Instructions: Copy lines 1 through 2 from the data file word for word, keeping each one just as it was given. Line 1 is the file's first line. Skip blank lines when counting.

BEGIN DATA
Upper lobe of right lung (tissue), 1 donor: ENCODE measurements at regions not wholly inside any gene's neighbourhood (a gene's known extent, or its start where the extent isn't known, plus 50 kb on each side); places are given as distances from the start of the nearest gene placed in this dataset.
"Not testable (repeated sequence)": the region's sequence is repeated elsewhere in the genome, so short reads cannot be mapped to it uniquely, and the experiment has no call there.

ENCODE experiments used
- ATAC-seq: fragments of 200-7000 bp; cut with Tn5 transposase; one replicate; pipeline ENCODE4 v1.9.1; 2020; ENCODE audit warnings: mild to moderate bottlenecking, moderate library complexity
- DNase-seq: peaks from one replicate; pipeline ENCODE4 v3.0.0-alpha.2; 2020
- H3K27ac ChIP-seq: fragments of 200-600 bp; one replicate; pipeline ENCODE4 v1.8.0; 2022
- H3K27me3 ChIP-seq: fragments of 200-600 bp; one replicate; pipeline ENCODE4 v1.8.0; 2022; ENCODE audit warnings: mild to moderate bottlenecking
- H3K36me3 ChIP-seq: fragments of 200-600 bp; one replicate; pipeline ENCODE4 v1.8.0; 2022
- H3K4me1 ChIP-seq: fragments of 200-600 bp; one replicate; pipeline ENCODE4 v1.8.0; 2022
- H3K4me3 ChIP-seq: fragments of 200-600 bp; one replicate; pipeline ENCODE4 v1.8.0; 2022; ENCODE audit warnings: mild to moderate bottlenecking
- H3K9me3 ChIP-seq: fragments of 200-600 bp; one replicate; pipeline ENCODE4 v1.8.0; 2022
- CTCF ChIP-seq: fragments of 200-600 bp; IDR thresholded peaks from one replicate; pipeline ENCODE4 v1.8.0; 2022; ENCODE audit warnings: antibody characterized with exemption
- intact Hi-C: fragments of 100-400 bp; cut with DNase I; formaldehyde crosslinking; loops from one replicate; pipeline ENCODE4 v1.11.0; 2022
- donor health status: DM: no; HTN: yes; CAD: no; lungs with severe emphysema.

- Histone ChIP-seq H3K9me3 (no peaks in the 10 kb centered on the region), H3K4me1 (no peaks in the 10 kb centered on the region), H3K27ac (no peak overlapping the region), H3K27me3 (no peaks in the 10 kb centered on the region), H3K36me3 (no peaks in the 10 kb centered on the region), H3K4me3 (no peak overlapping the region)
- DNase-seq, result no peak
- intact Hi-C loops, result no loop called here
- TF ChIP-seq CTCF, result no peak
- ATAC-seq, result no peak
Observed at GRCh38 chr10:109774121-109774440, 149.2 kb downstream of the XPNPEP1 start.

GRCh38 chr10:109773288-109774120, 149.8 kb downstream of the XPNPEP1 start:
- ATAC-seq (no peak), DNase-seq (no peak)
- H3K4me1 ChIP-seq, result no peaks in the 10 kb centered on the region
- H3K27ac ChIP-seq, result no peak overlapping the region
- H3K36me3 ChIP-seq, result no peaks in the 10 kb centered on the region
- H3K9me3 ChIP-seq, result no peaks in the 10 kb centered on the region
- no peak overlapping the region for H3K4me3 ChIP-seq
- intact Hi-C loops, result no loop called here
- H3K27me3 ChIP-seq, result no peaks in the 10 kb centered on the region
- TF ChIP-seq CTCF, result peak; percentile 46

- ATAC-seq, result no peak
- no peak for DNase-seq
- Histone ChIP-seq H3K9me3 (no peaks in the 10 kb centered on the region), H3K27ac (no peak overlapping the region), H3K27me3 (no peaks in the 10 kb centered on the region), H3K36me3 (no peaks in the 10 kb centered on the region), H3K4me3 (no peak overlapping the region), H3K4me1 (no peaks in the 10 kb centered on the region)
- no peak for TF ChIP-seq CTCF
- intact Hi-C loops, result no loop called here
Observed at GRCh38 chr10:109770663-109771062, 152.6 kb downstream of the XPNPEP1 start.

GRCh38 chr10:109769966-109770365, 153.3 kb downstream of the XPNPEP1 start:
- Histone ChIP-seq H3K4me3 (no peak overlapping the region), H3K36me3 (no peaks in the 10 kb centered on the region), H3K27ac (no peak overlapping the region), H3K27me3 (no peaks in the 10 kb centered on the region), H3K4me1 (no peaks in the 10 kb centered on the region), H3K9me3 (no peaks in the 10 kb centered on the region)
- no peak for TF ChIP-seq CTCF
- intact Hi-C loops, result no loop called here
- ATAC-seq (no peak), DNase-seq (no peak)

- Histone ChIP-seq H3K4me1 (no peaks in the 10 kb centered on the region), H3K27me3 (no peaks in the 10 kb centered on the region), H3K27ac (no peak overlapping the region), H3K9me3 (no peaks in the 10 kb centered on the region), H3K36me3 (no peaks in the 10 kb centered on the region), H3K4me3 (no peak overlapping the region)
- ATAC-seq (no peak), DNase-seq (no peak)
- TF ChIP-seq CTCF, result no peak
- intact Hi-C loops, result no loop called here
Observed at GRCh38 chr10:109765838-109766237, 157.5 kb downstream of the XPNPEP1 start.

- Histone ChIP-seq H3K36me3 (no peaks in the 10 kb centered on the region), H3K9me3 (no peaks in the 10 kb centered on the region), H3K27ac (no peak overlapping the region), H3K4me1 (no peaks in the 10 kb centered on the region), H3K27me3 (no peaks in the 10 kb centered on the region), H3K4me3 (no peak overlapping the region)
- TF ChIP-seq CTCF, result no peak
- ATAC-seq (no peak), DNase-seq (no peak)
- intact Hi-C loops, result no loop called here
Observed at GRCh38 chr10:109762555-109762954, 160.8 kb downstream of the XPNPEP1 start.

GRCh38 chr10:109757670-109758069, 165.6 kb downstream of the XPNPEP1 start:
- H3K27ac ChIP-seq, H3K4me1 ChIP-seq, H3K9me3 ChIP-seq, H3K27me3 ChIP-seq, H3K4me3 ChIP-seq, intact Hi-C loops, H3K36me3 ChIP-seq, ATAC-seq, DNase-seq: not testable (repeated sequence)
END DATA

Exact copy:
Upper lobe of right lung (tissue), 1 donor: ENCODE measurements at regions not wholly inside any gene's neighbourhood (a gene's known extent, or its start where the extent isn't known, plus 50 kb on each side); places are given as distances from the start of the nearest gene placed in this dataset.
"Not testable (repeated sequence)": the region's sequence is repeated elsewhere in the genome, so short reads cannot be mapped to it uniquely, and the experiment has no call there.